So armed with your essentials you should wait for high tide and head to the quayside, hook the bait onto the line and lower the line slowly into the water directly beneath you over the edge of the quay. Wait for a few minutes before raising the line, if you are lucky you will have one or more crabs on your line holding on to their ‘catch’. Collect the crabs in your bucket (make sure its has some sea water in there for the little nippers) and the continue lowering and raising your line periodically. When you have finished crabbing carefully tip the crabs back into the water where they belong ready for someone else to catch them another day! Remember if you are going to handle the crabs hold onto their shells from above with you fingers either side away from their pincers. Happy Crabbing!

High and Low Tide Times can be found here

Oysters from the Fal to the palate

How can you go to an Oyster festival and not try an Oyster? Last week we bought a plate of Oysters (all 5 of them!) and devoured them by the sea.

Several years ago whilst living in Falmouth I was commissioned by the Falmouth chamber of commerce to photograph 5 local chefs oyster recipes for some recipe cards they were producing for the Oyster Festival. Naturally, I had to try every recipe the chefs cooked to make sure they were suitable for public consumption! Well that was at least 11 years ago now but I can still remember my favourite recipe of Oyster Gratin.  To support other bloggers visit Sara’s Kitchen blog here to see her Oyster gratin recipe – Delicious!

The oysters we had were just natural, eaten straight from the shell. They are either something you will love or hate, they look a lot worse than they taste. They taste of the sea so if the water is clean water then there is no reason for them to taste bad. Oysters filter over 50 gallons of water a day so they are very clean shellfish.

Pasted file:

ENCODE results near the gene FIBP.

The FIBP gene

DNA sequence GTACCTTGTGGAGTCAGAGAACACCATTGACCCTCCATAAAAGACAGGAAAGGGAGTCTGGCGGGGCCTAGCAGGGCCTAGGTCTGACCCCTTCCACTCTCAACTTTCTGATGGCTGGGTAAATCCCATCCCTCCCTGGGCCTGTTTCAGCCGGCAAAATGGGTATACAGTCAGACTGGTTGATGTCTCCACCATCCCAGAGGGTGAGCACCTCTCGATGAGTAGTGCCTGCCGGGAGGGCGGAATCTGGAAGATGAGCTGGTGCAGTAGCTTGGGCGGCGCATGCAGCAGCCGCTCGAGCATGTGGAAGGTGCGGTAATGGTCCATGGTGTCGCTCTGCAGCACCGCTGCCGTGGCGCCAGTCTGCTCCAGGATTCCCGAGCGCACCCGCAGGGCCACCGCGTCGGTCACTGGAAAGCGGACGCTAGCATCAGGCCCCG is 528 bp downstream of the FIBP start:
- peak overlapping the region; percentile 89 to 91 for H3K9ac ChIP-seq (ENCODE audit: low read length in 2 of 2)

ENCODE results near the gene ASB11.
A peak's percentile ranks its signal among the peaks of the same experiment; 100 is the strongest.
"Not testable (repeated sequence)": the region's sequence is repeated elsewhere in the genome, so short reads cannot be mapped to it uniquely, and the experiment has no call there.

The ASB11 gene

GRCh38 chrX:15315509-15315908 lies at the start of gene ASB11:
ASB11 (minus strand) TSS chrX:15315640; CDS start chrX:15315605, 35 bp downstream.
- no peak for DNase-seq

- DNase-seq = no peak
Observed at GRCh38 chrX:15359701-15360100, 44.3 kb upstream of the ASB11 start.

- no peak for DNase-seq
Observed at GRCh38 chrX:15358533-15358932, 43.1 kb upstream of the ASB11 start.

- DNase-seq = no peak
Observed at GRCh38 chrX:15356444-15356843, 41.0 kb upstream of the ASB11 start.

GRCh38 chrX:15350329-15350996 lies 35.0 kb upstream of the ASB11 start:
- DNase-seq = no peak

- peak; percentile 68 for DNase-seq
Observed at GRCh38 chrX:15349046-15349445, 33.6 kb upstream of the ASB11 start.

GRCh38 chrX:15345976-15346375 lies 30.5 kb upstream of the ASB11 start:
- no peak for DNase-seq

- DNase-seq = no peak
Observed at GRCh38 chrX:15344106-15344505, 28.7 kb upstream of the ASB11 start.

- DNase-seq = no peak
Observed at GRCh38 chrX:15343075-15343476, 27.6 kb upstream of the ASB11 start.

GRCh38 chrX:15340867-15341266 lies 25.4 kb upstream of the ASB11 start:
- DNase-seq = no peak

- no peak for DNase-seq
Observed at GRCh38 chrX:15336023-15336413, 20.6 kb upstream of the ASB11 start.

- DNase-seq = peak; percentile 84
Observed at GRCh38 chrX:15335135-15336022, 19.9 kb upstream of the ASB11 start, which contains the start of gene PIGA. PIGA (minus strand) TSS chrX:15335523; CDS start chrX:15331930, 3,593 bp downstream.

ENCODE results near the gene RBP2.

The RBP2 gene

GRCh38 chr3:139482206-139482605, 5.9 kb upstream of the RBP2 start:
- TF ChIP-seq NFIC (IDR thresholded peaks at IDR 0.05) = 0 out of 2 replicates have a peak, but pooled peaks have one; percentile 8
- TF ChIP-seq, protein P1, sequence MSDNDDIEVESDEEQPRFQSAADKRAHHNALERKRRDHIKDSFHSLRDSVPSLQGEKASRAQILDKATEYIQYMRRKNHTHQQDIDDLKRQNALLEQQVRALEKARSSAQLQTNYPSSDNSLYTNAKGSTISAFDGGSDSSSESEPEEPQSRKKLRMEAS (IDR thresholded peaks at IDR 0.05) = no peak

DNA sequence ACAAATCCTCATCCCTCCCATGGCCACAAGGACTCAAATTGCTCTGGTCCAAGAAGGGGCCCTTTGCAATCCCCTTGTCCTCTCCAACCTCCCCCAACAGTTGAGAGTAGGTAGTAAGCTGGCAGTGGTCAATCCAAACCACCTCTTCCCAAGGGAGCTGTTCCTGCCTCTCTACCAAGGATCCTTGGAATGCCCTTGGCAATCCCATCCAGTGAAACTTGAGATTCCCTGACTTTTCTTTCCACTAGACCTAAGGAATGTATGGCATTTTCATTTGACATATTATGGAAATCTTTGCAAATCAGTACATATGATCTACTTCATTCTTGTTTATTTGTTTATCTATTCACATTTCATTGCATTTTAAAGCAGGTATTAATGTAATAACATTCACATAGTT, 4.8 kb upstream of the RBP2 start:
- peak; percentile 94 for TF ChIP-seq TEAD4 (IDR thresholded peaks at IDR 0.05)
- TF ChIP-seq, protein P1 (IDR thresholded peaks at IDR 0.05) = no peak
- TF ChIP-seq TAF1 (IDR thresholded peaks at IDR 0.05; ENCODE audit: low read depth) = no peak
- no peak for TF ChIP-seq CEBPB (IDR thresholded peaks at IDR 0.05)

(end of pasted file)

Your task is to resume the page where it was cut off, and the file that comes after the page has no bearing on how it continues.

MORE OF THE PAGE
To find out more about oysters please check out the great website Cornish Native Oysters who be able to tell you a lot more than I can about Oysters!

In the meantime enjoy the pictures of our Oyster experience and don’t forget to come back tomorrow for a real Oyster fisherman treat!

 

Falmouth Shout sing sea shanties at the Falmouth oyster festival 2011

There we were in the front row of the marquee at the Falmouth oyster festival held last week with a pint of Betty Stogs in hand and a camera in the other. How could I resist photographing these lovely Cornish folk singing wonderful songs of the sea from days gone by.

‘Falmouth Shout’s name comes from their strong connection with Falmouth Lifeboat. The ‘Shout’ being a lifeboat call or maybe just the way they sing they say on their website. Falmouth shout will liven up any event and to date have raised over £40,000 for the RNLI.

So here are a few pictures of some of them singing their hearts out.

And please check out the short video I shot with special guest featured towards the end!

To find out more about Falmouth Shout click here